As you can see, there's occasionally a little lifting involved. The truck on the left, with it's gin poles extended, must lift the truck hauling the draw-works so that its bed is level with the top of the sub. This makes it easier to winch that heavy assembly into place. The draw-works contains all the winches, motors, and power equipment required by the drilling apparatus. Depending on the site, it's not always practical to use mud ramps, as seen in this photo. In that case, two pole trucks positioned beside the sub will lift the draw-works off the bed truck, while a third pole truck positioned at the other end of the sub pulls the unit into place. The whole effort takes a great deal of choreography, co-operation, communication and teamwork.

The last piece to go up is the derrick. Depending on the size of the rig, the derricks are often trucked onto the lease in a single piece. If the derrick is long enough, the rig movers will use two bed trucks rather than an over-length trailer because the bush roads demand extra power and maneuverability. One truck has to make the trip in from the road pushing in reverse while the other pulls from the front. When was the last time you had to back in a 20-mile long driveway?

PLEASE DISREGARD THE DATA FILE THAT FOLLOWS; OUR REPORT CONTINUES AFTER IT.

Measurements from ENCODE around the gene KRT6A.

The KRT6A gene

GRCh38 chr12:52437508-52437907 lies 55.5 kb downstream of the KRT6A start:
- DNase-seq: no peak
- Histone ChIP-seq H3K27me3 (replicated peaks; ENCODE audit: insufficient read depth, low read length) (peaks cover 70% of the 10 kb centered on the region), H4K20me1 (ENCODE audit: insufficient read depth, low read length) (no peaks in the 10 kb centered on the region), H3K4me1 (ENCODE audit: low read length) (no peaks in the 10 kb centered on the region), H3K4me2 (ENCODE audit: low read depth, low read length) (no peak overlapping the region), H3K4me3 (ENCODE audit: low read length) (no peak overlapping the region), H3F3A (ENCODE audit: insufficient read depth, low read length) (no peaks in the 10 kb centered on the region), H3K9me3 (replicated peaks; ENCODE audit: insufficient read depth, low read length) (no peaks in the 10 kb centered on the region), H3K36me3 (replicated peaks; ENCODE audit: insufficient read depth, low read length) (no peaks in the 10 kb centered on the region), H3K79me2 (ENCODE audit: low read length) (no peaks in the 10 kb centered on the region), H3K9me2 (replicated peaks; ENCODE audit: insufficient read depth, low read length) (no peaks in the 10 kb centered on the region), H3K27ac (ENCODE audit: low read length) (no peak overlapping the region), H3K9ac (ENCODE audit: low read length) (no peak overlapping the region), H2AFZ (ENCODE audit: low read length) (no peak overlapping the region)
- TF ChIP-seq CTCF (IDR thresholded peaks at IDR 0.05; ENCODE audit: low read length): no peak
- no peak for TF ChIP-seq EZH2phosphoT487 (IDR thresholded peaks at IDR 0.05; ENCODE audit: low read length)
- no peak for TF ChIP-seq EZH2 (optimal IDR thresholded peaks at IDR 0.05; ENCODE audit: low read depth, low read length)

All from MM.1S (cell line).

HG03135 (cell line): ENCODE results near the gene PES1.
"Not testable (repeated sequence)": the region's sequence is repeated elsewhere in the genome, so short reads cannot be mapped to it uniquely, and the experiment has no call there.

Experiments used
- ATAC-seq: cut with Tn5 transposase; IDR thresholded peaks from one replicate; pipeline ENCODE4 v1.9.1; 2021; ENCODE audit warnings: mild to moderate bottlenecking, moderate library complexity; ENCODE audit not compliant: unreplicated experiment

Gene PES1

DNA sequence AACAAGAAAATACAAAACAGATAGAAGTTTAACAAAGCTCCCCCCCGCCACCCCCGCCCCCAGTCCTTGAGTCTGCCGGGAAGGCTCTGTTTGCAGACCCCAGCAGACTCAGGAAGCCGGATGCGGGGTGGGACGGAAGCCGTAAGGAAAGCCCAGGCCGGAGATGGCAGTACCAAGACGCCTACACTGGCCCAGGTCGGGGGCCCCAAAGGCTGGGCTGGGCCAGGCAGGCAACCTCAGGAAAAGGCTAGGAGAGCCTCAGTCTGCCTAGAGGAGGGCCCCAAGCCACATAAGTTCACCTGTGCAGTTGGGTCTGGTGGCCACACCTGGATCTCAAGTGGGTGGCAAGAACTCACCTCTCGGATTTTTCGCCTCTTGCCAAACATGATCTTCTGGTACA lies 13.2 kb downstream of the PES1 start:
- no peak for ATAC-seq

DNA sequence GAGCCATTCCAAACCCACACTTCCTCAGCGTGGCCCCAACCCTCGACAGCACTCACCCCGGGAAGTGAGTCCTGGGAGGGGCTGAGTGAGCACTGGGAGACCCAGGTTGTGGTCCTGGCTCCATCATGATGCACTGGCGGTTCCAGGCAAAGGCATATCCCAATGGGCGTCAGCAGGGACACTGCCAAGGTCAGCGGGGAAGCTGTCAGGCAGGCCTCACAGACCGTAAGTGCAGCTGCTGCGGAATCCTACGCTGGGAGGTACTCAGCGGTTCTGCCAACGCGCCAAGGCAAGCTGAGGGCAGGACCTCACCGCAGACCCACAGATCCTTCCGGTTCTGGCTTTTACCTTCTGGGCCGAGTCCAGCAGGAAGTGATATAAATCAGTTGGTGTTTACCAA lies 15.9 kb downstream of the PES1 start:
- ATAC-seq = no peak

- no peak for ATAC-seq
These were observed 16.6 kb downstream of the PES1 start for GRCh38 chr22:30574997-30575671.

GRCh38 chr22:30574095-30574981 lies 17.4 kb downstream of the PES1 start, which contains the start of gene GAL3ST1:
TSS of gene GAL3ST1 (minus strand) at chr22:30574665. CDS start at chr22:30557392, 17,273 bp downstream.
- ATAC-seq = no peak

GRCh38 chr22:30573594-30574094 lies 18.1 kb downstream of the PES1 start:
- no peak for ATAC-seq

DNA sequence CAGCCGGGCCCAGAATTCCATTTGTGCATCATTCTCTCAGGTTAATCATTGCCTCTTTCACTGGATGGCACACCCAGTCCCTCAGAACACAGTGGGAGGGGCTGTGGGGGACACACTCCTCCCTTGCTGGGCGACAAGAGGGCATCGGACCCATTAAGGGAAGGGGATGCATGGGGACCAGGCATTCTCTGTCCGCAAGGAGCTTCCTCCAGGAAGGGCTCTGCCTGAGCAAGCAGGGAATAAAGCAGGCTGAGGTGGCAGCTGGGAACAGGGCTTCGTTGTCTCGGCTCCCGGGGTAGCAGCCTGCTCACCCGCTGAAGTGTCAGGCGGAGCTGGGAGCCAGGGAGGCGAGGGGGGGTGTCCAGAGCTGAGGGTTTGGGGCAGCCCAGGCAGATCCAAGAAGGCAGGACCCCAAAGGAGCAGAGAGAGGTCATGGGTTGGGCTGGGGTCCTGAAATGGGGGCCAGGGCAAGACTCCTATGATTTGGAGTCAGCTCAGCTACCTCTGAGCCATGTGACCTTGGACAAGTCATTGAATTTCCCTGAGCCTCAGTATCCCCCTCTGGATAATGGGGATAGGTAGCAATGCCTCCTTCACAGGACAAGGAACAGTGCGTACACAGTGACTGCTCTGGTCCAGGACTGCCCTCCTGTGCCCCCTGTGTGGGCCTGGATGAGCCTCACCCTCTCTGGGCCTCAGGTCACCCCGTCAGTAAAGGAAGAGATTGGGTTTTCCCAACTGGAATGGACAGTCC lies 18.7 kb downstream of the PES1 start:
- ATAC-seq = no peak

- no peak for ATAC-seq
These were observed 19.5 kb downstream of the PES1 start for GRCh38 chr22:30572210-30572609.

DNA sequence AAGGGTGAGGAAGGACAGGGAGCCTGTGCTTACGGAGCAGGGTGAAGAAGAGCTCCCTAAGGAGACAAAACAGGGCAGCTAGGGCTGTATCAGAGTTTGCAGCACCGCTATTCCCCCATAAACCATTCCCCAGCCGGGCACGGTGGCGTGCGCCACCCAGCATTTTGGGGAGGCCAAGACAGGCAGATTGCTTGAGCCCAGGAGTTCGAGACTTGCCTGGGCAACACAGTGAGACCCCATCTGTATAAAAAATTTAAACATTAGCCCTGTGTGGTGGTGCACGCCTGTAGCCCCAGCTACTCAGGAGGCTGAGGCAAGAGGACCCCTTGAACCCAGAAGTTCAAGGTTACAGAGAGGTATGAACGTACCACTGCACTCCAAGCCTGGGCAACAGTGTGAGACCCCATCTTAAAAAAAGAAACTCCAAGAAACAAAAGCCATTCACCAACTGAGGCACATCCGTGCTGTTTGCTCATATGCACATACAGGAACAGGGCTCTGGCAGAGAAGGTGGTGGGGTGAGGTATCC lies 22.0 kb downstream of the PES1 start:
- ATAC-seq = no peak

Once the derrick is in place and pinned down at one side, the winch trucks hook onto the derrick and tip it up. But because of the weight, it often takes another truck, or a Cat or two, to hold the winch trucks in place.

The one chap who's responsible for this dance with the devil is called a truck push. Generally he has put in his time as a swamper, a gin-poler and a bed truck operator, and knows the rig installation process like he knows how to pull on his pants. He's a combination of trucker, engineer, foreman, dreamer and leader of some of the roughest, toughest guys to ever jam a gear. He makes all the calls, and takes the heat if he's wrong.